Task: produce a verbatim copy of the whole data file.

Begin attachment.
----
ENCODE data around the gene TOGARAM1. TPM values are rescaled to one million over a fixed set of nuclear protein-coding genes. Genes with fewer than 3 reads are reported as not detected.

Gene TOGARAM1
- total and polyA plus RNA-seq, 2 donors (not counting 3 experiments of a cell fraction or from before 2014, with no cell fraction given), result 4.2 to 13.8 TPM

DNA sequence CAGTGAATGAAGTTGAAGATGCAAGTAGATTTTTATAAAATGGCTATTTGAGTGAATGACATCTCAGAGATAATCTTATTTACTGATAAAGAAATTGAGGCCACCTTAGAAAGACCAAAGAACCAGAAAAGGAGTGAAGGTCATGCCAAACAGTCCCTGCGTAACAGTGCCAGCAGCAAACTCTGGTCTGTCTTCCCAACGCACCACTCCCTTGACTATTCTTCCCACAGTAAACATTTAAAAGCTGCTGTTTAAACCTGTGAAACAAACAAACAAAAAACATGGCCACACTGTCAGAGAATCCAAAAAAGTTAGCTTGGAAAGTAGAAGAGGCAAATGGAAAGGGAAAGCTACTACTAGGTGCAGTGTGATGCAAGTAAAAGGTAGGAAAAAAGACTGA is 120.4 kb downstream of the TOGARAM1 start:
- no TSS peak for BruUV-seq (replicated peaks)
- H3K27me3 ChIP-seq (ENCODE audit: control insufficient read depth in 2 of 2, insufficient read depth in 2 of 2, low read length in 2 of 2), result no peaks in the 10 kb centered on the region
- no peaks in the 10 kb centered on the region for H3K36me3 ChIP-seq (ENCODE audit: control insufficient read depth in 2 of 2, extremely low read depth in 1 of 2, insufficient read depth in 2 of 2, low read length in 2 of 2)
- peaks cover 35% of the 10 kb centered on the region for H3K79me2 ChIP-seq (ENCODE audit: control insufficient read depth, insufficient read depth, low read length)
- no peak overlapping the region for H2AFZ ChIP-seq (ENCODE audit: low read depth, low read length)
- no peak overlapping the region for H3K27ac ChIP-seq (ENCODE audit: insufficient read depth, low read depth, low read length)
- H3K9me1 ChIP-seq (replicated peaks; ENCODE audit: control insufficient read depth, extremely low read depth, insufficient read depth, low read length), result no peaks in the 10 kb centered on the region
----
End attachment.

ENCODE data around the gene TOGARAM1. TPM values are rescaled to one million over a fixed set of nuclear protein-coding genes. Genes with fewer than 3 reads are reported as not detected.

Gene TOGARAM1
- total and polyA plus RNA-seq, 2 donors (not counting 3 experiments of a cell fraction or from before 2014, with no cell fraction given), result 4.2 to 13.8 TPM

DNA sequence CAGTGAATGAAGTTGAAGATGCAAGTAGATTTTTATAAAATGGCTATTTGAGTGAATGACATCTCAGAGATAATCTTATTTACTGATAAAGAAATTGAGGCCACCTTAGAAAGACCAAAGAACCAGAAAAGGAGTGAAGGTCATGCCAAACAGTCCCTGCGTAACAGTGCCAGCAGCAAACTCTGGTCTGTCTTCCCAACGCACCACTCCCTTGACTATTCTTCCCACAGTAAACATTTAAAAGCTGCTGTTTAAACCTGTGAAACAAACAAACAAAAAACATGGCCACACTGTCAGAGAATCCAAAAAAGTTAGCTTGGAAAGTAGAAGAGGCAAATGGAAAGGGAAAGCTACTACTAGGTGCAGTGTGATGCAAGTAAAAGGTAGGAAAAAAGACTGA is 120.4 kb downstream of the TOGARAM1 start:
- no TSS peak for BruUV-seq (replicated peaks)
- H3K27me3 ChIP-seq (ENCODE audit: control insufficient read depth in 2 of 2, insufficient read depth in 2 of 2, low read length in 2 of 2), result no peaks in the 10 kb centered on the region
- no peaks in the 10 kb centered on the region for H3K36me3 ChIP-seq (ENCODE audit: control insufficient read depth in 2 of 2, extremely low read depth in 1 of 2, insufficient read depth in 2 of 2, low read length in 2 of 2)
- peaks cover 35% of the 10 kb centered on the region for H3K79me2 ChIP-seq (ENCODE audit: control insufficient read depth, insufficient read depth, low read length)
- no peak overlapping the region for H2AFZ ChIP-seq (ENCODE audit: low read depth, low read length)
- no peak overlapping the region for H3K27ac ChIP-seq (ENCODE audit: insufficient read depth, low read depth, low read length)
- H3K9me1 ChIP-seq (replicated peaks; ENCODE audit: control insufficient read depth, extremely low read depth, insufficient read depth, low read length), result no peaks in the 10 kb centered on the region